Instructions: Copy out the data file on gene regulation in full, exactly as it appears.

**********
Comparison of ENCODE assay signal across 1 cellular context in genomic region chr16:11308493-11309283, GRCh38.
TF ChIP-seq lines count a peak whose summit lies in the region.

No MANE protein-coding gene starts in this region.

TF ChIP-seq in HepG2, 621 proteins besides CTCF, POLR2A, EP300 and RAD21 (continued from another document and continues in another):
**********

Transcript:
Comparison of ENCODE assay signal across 1 cellular context in genomic region chr16:11308493-11309283, GRCh38.
TF ChIP-seq lines count a peak whose summit lies in the region.

No MANE protein-coding gene starts in this region.

TF ChIP-seq in HepG2, 621 proteins besides CTCF, POLR2A, EP300 and RAD21 (continued from another document and continues in another):